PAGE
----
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“Nobody cares for you anymore. You’re tarnished! Filthy!” Mima Kirigoe (Junko Iwao) grapples with her nightmarish double and her grip on reality. Stuck between her old life as a pop idol, her newfound acting career and her own inner self, Mima must try to find herself within a turmoil of madness, celebrity obsession and murder. Can she connect the mysterious murders that happen around her? Is there a link that bridges the gap between the madness? Can she decipher what the hell a “homepage” on the “Internet” is in the late 90s? All the answers lie within her own Perfect Blue.
Decades of Horror 1990s
Episode 12 – Perfect Blue
The first film from acclaimed and unfortunately late director Satoshi Kon, Perfect Blue is the kind of head trip that must be seen to be believed. Originally conceived as a live action endeavor, Kon and his team of animators translated the maddening psychological horror into an anime art style that has to be seen to be believed. Inspired by the surreal talents of Terry Gilliam, Perfect Blue weaves a dark elusive web of a mystery that enraptures the audience. Mima must try to weed through the madness to find some form of sense, but her nature as an unreliable narrator makes us dubious. Even as we see the world around her turn against her, we’re unsure if it’s all just a vision in her warped mind. We’re not even sure if she can tell her reflection from herself, let alone guarantee she didn’t murder anyone. It’s terrifying, gorgeous and a bit of a thinker. In other words, this ain’t no Pokemon.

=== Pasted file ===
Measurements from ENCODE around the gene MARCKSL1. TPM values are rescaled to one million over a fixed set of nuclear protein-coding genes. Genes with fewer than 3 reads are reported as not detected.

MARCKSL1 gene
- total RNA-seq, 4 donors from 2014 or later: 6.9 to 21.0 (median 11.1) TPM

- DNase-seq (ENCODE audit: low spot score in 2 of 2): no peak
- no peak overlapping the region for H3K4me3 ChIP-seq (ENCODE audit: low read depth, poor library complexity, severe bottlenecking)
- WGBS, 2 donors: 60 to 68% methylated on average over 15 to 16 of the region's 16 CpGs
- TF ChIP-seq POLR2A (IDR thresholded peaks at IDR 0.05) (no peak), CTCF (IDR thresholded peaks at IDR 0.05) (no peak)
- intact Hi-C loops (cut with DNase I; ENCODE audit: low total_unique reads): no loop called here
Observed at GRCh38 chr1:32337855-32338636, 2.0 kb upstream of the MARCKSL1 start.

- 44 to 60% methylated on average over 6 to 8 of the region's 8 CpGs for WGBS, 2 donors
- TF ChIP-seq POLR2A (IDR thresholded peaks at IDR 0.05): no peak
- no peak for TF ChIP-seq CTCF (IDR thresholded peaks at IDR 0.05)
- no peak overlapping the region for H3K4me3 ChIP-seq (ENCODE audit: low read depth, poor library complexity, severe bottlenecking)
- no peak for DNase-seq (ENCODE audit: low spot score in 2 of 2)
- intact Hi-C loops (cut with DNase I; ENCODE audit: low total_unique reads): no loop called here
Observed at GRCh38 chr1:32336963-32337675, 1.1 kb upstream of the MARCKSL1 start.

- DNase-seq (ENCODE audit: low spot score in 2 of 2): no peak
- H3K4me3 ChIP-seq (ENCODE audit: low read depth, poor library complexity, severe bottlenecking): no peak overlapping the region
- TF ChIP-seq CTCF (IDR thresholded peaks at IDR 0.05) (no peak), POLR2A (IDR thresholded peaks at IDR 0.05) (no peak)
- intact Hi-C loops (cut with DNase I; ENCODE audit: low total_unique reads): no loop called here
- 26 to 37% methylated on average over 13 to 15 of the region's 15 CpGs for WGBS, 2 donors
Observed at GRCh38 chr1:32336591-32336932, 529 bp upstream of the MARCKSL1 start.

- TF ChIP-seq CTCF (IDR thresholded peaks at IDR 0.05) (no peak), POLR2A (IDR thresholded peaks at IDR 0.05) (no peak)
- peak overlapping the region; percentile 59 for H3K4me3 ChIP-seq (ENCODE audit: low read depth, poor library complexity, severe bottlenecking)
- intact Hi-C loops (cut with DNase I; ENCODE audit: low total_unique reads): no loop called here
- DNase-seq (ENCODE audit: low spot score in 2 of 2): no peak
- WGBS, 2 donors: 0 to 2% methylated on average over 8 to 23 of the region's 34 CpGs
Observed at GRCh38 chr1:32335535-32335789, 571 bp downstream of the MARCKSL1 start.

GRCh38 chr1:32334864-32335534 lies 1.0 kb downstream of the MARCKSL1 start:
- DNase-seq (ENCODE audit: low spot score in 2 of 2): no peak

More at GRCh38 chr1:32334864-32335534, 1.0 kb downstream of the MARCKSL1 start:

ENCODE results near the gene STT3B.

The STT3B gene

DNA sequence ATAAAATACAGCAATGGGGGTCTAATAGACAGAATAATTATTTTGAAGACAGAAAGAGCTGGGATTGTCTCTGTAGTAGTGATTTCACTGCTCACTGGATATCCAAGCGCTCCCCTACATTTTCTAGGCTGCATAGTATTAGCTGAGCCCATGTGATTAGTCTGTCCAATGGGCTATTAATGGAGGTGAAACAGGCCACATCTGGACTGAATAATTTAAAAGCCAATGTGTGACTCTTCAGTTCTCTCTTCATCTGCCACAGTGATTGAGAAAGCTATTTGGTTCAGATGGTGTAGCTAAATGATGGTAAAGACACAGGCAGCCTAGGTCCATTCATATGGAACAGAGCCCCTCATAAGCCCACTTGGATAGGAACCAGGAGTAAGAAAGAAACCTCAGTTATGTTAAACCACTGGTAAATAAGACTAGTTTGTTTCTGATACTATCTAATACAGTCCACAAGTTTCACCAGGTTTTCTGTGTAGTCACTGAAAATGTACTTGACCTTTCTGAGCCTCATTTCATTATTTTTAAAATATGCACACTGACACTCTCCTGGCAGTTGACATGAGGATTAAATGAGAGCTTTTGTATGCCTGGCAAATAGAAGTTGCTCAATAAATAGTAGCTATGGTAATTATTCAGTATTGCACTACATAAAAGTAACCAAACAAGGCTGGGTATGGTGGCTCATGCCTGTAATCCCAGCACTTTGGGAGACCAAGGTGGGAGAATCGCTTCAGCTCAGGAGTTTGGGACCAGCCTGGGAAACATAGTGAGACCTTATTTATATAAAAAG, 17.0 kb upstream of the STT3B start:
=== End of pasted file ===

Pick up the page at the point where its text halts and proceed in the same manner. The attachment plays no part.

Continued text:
To clarify this, Thomas brings on anime fan Yonathan Habtemichael. While defining a few anime terms for the average joe, Yonathan also helps to give a rather wide cinematic scale. He and Thomas go into the thematically relevant provocative imagery that parades Perfect Blue. Particularly with emphasis on the horror. Despite the anime style, Thomas and Yonathan are genuinely terrified by the graphic gore depicted. Yet, there’s also more under the surface. The true horror of Perfect Blue is more personal to Mima, but universal to all of us. One that is extremely prescient to modern tech stalking that’s everywhere today. Even on clunky old computers and with dated home pages, Perfect Blue has a type of disturbed obsession at its core the blurs the lines of reality and makes the horror all the more vibrant and human despite being animated in two dimensions.
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